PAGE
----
I never got the call. He made it out of surgery, but suffered complications soon after, ones that kept him on the breathing tube and a machine that functioned for parts of his heart that had failed. As the weeks went by, he got every complication that I watched my patients get- infections from all the invasive procedures that he required, infections that caused more of his organs to fail. I went to him not out of any feeling of obligation or sense of duty, but because I wanted to be there for him. In the face of losing him, all of the hurt he had caused, all of the misgivings I still had about our relationship fell away, and he was only my Dad who I had missed and loved for so long.
I knew that he wouldn’t want to live the way that he was going to have to after all of the complications from his illness. He still struggled with the desire to keep living after his suicide attempt. He would abhor dependency of any type and the inability to take care of himself.
While I am a nurse, I am also a death doula, and working at the bedside of the dying for years has given me the ability to sense when it was near. I waited for two weeks, hoping that things would change in a positive direction. I spent Father’s Day at the hospital, playing Paul Simon and decorating his room with pictures. His face was bright and when I told him stories, he became emotional, conveying through facial expressions that he knew what I was saying. When I came in the next morning, everything had changed. He raised his head off the pillow to bump my forehead, time and time again, but his face was gray, his lips purple, and he was agitated. He was telling me it was time. Through tears, I asked them to take him off the machines keeping him alive.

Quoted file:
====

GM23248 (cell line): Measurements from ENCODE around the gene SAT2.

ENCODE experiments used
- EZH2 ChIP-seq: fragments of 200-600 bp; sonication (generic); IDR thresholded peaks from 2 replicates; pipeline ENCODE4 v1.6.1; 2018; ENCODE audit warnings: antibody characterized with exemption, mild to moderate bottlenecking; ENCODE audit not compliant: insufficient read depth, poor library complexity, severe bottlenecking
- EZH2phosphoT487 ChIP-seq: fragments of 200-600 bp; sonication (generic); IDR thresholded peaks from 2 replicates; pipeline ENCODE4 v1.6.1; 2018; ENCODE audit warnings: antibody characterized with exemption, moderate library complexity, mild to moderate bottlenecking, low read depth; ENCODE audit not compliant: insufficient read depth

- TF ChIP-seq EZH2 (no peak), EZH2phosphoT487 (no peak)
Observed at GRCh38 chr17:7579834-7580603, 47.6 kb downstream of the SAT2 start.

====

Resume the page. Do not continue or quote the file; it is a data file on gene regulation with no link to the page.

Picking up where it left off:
He died later that night.
I couldn’t work after that. Every patient signing a consent form for surgery was my father doing that for the last time. Every family member struggling with the pain of having a loved one in the hospital with uncertain prospects was me, trying to understand how this was reality. I had to stop being a nurse, the identity that had consumed me for the better part of three years.
Without work, without any idea of what to do with my time, I finally got my bike out.
It was time.